"The mind is a compact, multiply connected thought mass with internal connections of the most intimate kind. It grows continuously as new thought masses enter it, and this is the means by which it continues to develop."

Bernhard Riemann On Psychology and Metaphysics ca. 1860

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Saturday, July 24, 2010

The Ubiquity of Positive to Negative Curvature Transformations

Yesterday, three examples confirming Bernard Riemann's truly beautiful hypothesis on the function of the curvature of space were brought to my attention. First is a remarkable and outstanding confirmation of what appears to be the playful "creativity" of plant life in problem solving in order to reproduce. In this case, sphagnum moss overcomes its limits in fostering offspring:

(PhysOrg.com) -- Scientists in the US have solved the mystery of how peat mosses manage to get their spores high enough to catch the wind, discovering that they produce vortex rings of air, like miniature "mushroom clouds" to boost the spores along -- the first time plants have been shown to be capable of creating such rings.





The tip of each stalk contains from 20-250,000 spores in a spherical, waterlogged capsule that dehydrates on sunny days. As it dries out the capsule collapses in on itself to form a cylinder, with the air compressed inside it. When the  reaches a critical point the capsule blows its top off, shooting spores and air upwards to reach the turbulent layer at about 10 cm high. The process takes under one hundredth of a millisecond.
The vortex ring is produced as the air trapped in the capsule explodes outwards. The leading edge pushes against the atmosphere but then rolls back to form a donut-shaped ring. Several animals are known to make vortex rings, but until now no plant has been known to do so. Dolphins produce water vortex rings; jellyfish and squid use water rings to push themselves along, the human heart pushes blood from one chamber to another using vortex rings, and of course humans who smoke can produce smoke rings. 



Explosion of a Sphagnum palustre capsule. (Recorded at 10,000 fps with a 0.097 ms exposure; displayed at 15 fps.) A clear "mushroom cloud" vortex ring forms and reaches a nearly fixed width within 0.5 ms. Spores are carried upward within the vortex ring and its wake. Credit: Science, doi:10.1126/science.1190179
A vortex ring is a very efficient way to move through air or water because it moves as a single unit. The vortex ring formed by the exploding spore capsule enables the spores to keep together as they rise. Without the ring individual spores would slow down and disperse before reaching the turbulent layer, and most would fall back to the ground. Edwards said they had witnessed spore clouds reaching as high as 17 cm, but even the average height of 11 cm gets the  well into the turbulence.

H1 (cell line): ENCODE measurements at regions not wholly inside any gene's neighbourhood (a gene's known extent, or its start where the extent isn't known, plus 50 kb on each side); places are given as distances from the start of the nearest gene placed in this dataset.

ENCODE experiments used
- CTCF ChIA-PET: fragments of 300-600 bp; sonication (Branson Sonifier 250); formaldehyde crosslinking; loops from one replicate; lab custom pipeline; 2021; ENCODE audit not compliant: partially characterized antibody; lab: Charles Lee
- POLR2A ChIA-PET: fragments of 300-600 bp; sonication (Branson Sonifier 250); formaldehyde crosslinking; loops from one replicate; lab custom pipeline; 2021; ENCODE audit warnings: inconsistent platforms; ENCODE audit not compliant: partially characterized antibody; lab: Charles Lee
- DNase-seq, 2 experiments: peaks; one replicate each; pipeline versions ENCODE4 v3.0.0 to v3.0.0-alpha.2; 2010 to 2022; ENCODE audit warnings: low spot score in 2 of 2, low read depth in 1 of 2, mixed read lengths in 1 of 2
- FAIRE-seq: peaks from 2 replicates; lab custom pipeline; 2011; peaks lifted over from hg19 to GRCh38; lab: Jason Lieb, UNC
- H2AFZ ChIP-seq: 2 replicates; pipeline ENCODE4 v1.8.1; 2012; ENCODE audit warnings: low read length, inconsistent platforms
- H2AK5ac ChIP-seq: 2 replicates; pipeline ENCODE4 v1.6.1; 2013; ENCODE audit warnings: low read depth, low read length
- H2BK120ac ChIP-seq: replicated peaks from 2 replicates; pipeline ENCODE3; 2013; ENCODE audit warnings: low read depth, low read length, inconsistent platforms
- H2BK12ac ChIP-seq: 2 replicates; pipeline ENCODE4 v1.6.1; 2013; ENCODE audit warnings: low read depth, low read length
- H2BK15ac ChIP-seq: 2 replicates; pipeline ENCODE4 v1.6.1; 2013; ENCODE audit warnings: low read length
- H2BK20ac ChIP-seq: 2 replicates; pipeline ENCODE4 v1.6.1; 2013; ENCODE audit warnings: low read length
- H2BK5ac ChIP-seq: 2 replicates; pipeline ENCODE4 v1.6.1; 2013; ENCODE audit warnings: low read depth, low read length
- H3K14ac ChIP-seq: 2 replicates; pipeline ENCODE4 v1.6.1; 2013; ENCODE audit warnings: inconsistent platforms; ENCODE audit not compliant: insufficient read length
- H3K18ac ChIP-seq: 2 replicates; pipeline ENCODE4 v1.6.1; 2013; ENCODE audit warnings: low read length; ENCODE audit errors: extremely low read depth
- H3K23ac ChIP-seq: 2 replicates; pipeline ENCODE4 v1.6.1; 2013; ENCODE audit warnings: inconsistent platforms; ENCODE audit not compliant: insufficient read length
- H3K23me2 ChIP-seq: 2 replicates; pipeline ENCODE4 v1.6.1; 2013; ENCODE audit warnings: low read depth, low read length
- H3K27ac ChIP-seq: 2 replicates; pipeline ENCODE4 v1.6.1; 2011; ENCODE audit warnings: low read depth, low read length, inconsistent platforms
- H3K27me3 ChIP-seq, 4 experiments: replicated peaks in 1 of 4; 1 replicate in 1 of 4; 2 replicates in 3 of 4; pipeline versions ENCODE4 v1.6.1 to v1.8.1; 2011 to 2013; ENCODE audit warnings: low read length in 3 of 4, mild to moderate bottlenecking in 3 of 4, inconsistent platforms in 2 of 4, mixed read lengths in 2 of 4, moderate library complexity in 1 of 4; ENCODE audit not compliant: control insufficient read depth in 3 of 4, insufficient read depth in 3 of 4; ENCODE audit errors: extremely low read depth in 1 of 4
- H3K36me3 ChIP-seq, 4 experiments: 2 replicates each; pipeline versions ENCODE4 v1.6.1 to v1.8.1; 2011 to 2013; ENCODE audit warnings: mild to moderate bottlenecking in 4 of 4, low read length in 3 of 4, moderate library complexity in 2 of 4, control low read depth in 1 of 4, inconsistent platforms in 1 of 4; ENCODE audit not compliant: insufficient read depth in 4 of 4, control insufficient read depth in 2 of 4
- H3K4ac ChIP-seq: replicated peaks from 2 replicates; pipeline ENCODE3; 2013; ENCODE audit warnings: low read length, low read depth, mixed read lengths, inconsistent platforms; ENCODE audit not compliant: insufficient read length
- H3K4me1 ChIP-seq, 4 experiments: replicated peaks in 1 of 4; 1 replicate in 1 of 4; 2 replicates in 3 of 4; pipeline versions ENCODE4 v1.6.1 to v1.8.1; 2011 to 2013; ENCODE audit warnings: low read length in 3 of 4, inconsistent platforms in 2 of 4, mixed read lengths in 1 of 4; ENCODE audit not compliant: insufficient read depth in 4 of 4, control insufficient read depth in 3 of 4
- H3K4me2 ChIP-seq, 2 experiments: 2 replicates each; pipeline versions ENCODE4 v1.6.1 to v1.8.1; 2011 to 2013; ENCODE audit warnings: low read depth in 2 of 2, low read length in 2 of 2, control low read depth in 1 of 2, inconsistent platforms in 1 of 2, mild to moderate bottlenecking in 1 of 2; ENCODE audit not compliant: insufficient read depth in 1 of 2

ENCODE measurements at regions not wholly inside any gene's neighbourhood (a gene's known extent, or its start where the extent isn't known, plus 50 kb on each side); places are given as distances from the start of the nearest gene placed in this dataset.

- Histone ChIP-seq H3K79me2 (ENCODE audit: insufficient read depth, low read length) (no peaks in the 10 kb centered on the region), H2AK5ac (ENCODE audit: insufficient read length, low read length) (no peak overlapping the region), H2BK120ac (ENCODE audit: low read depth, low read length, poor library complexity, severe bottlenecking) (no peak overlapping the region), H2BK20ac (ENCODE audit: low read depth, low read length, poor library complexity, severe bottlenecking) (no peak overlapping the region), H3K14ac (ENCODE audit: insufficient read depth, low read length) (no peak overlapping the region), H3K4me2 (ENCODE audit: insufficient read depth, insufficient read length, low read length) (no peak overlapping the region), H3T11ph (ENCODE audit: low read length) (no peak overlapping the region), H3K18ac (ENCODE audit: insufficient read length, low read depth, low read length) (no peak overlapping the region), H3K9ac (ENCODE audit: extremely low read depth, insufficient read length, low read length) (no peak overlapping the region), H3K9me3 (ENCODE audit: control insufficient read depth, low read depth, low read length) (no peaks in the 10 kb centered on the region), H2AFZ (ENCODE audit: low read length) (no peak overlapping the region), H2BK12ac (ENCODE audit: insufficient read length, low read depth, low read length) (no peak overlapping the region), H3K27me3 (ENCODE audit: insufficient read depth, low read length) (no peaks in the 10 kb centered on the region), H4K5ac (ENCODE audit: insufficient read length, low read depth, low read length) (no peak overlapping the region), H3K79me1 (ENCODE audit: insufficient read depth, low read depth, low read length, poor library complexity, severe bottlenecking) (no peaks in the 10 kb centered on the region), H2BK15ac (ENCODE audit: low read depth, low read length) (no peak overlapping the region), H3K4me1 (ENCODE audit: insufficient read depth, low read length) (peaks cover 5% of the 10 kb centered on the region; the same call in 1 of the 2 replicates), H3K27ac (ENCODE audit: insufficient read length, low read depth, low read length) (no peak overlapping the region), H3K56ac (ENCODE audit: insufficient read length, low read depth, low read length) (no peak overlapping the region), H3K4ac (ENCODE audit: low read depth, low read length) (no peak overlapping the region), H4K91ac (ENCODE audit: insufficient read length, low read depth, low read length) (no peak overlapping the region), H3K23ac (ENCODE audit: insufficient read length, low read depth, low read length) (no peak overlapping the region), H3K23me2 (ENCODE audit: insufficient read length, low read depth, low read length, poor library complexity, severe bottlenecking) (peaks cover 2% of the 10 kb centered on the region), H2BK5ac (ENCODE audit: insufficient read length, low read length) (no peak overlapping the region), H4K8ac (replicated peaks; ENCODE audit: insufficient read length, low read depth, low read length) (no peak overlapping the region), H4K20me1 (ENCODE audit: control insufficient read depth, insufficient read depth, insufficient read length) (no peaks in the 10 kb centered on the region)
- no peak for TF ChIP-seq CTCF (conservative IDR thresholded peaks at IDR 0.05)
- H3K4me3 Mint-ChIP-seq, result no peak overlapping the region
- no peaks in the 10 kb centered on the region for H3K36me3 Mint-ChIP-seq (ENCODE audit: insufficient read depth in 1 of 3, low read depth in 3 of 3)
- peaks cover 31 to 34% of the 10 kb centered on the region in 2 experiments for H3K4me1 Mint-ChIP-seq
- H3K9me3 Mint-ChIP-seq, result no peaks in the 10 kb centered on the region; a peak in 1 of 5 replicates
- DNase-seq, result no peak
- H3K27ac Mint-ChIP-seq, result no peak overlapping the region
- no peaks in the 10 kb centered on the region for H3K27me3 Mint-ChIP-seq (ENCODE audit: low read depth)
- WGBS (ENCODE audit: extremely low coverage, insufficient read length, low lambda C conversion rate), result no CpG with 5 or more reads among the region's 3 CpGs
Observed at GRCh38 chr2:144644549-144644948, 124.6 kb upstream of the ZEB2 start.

The findings are published in today’s edition of the journal Science.
Science journal Podcast: an interview with Dwight Whitaker on how Sphagnum mosses use "air guns" and vortex rings to aid reproductive success. Credit: Science, DOI:10.1126/science.1190179

More information: Sphagnum Moss Disperses Spores with Vortex Rings, Dwight L. Whitaker and Joan Edwards, Science 23 July 2010: Vol. 329. no. 5990, p. 406, DOI: 10.1126/science.1190179



And here is an astronomical example on the web from the very same day of publication the preceding item:





See Explanation.  Clicking on the picture will download
 the highest resolution version available.

Messier 76 
Credit & CopyrightKen Crawford (Rancho Del Sol Obs.)


Explanation: "Nebula at the right foot of Andromeda ... " begins the description for the 76th object in Charles Messier's 18th century Catalog of Nebulae and Star Clusters. In fact, M76 is one of the fainter objects on the Messier list and is also known by the popular name of the "Little Dumbbell Nebula". Like its brighter namesake M27 (the Dumbbell Nebula), M76 is recognized as a planetary nebula - a gaseous shroud cast off by a dying sunlike star. The nebula itself is thought to be shaped more like a donut, while the box-like appearance of its brighter central region is due to our nearly edge-on view. Gas expanding more rapidly away from the donut hole produces the fainter loops of far flung material. The fainter material is emphasized in this composite image, highlighted by showing emission from hydrogen atoms in orange and oxygen atoms in complementary blue hues. The nebula's dying star can be picked out in the sharp false-color imageas the blue-tinted star near the center of the box-like shape. Distance estimates place M76 about 3 to 5 thousand light-years away, making the nebula over a light-year in diameter.

The final example from yesterday came from investigations of cellular geometry. It establishes how protein signalling uses negative curvature to "decide" when to proceed with meiosis.
As I have so often pointed out here, it is the alternation of positive spherical curvature to a negative horn shockwave form that necessarily serves as a defining overriding characteristic of physical, biophysical, and noetic "space."

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